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Code sample: Validation (WPF)

Last modified on August 15, 2012 17:21

This sample shows DevForce validation at work in a WPF application.


You'd like to better understand DevForce validation and see it in action.


The sample shows a simple application displaying employees and their orders.  As you modify various fields you can see property-level validation in action.  For example, the First Name and Last Name fields can't contain more than 30 characters.

These are examples of simple declarative validation through standard attributes.  By default when you generated the code for your model DevForce added validation attributes for string length restrictions and required fields:

[IbVal.RequiredValueVerifier( ErrorMessageResourceName="Employee_EmployeeID")]
public int EmployeeID {...}

[IbVal.StringLengthVerifier(MaxValue=30, IsRequired=true, ErrorMessageResourceName="Employee_LastName")]
public string LastName {..}
Public ReadOnly Property EmployeeID() As Integer
End Property

<IbVal.StringLengthVerifier(MaxValue:=30, IsRequired:=True, ErrorMessageResourceName:="Employee_LastName")>
Public ReadOnly Property LastName() As String
End Property

These validation attributes help ensure that your simple database-defined rules are enforced.

Although not shown in the sample, you can also add custom attributes, and define rules to enforce your business logic using both predefined and fully custom verifiers.

Exceptions vs. notifications

The DevForce verification engine by default is set to an ErrorNotificationMode of Notify.  This means that when a property validation fails DevForce will use the INotifyDataErrorInfo and IDataErrorInfo interfaces to alert the binding of the problem.

Unfortunately, WPF bindings don't recognize INotifyDataErrorInfo at all, and don't by default listen for IDataErrorInfo

This leaves us with two choices:  we can modify the DevForce default to throw validation exceptions, or we can modify the binding to listen on the IDataErrorInfo interface.

Let's take exceptions first.  We must do both of the following: 

  1. Change the ErrorNotificationMode on the VerifierEngine to ThrowException.
  2. Set the bindings to use ValidatesOnExceptions = "true".

If you dragged properties from a data source using the designer it created bindings that look something like this:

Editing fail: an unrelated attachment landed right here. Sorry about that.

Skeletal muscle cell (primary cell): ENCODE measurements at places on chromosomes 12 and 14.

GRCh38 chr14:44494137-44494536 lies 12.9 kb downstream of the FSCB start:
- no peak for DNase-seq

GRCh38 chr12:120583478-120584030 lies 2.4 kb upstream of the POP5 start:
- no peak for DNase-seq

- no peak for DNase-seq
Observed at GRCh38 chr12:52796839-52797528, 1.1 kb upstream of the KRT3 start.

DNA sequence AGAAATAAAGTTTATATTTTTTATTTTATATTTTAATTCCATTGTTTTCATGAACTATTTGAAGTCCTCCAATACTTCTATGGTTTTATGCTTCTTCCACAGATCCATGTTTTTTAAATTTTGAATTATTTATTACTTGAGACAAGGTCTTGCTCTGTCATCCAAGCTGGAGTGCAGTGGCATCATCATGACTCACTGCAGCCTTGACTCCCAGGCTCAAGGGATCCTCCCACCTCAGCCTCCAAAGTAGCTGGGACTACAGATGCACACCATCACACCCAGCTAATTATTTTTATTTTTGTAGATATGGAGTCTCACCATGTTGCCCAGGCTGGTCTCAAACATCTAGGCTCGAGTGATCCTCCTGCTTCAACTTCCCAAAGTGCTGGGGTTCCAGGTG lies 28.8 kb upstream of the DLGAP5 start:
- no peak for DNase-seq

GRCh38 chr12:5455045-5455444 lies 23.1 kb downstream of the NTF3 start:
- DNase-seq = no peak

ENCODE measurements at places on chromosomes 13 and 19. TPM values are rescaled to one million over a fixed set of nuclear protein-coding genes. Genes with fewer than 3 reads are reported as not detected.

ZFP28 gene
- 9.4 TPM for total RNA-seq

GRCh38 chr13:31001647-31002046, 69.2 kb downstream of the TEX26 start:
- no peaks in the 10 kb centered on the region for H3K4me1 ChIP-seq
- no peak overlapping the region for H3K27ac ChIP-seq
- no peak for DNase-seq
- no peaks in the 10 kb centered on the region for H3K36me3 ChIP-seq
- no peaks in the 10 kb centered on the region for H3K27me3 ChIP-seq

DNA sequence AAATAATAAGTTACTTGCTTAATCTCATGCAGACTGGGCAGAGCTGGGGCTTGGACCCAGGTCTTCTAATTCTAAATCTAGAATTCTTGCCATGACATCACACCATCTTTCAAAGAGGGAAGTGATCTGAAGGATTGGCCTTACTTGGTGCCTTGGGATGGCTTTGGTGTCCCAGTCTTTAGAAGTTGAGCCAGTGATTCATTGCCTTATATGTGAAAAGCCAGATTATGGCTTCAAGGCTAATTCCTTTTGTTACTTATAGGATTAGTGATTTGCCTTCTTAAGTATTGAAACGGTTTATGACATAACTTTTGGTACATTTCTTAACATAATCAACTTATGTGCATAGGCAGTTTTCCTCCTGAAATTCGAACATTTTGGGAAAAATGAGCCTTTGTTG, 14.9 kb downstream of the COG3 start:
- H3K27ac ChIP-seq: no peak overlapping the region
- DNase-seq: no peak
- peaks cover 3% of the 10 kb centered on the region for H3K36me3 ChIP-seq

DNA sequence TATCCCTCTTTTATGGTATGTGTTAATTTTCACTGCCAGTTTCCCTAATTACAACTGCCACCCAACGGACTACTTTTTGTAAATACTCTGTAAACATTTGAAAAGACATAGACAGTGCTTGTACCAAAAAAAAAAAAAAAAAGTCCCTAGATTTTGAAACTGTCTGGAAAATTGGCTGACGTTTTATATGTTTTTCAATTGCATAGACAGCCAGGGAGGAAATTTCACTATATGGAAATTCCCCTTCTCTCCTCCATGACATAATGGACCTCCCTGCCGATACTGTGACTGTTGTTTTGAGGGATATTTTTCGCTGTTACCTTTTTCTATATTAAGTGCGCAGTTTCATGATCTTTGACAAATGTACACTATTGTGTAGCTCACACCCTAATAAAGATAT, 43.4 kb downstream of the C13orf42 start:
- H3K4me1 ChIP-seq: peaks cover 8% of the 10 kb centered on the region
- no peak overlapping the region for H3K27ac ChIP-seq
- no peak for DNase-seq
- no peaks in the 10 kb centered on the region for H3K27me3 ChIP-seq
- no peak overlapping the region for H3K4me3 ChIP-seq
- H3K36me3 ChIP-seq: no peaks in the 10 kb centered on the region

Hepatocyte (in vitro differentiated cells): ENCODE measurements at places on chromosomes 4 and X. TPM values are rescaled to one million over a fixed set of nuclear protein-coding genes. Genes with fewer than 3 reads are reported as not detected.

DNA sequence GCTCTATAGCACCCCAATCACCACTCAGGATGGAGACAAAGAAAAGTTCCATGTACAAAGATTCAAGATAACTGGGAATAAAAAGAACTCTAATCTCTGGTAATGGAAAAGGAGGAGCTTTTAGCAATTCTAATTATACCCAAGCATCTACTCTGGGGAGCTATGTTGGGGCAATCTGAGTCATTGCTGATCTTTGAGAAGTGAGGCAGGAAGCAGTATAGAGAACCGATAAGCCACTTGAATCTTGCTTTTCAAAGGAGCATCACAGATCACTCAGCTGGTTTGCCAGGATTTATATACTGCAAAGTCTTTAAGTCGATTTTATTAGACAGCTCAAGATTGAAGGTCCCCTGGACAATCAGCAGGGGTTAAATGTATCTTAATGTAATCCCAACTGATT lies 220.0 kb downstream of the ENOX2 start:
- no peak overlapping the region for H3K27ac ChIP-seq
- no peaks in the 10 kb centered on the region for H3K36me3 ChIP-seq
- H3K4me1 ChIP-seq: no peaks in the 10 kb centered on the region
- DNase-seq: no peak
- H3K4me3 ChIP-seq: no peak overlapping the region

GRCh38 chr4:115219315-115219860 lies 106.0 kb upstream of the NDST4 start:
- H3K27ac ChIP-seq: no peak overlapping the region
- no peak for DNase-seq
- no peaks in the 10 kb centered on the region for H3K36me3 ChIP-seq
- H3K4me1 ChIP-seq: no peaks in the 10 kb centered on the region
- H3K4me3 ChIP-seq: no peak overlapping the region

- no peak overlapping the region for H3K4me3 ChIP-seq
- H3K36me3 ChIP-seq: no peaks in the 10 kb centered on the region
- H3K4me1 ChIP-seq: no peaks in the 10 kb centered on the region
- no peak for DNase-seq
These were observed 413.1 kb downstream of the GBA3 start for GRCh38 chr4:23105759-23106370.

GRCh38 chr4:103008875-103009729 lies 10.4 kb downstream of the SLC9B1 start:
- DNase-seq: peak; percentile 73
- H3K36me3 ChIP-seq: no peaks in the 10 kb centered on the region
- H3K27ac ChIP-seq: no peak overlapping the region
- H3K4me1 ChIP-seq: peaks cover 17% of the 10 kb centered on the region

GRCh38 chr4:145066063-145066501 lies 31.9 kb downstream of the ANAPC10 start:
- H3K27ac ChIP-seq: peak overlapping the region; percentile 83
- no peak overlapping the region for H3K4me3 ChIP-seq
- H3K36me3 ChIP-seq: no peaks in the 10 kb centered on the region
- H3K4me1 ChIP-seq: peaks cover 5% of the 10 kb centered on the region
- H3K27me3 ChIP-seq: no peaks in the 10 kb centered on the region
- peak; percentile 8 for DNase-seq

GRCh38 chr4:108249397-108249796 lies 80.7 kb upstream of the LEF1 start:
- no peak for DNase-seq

Text="{Binding Path=FirstName, Mode=TwoWay, ValidatesOnExceptions=true, NotifyOnValidationError=true}"

So by default WPF expects to use validation exceptions.

To tell DevForce to throw validation exceptions:

_mgr = new NorthwindIBEntities();
_mgr.VerifierEngine.DefaultVerifierOptions.ErrorNotificationMode =
_mgr = New NorthwindIBEntities()
_mgr.VerifierEngine.DefaultVerifierOptions.ErrorNotificationMode = _

Alternately, we can instead have bindings listen for errors by doing the following:

  1. Leave the VerifierEngine ErrorNotificationMode at its default of Notify.
  2. Set the bindings to use ValidatesOnDataErrors = "true".

The modified binding:

Text="{Binding Path=FirstName, Mode=TwoWay, ValidatesOnDataErrors=true, NotifyOnValidationError=true}"

The sample shows the second approach.

The UI

The default WPF validation error template will display a red box around the field in error.  In the sample we've added an ErrorTemplate to instead show a red exclamation mark and a tooltip with the error message.

  <Style TargetType="{x:Type TextBox}">
    <Setter Property="Validation.ErrorTemplate">
            <TextBlock Foreground="Red" FontSize="20">!</TextBlock>
      <Trigger Property="Validation.HasError" Value="true">
        <Setter Property="ToolTip" Value="{Binding RelativeSource={RelativeSource Self},
Created by DevForce on January 14, 2011 13:10

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